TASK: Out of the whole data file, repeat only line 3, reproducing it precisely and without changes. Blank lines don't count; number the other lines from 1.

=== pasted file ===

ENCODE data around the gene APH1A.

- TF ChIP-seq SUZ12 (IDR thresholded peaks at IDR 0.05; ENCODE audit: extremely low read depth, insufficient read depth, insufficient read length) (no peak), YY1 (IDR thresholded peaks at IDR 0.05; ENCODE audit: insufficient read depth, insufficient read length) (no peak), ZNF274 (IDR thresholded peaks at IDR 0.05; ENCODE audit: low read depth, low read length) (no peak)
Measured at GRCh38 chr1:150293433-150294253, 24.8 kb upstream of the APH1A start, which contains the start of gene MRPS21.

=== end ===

Measured at GRCh38 chr1:150293433-150294253, 24.8 kb upstream of the APH1A start, which contains the start of gene MRPS21.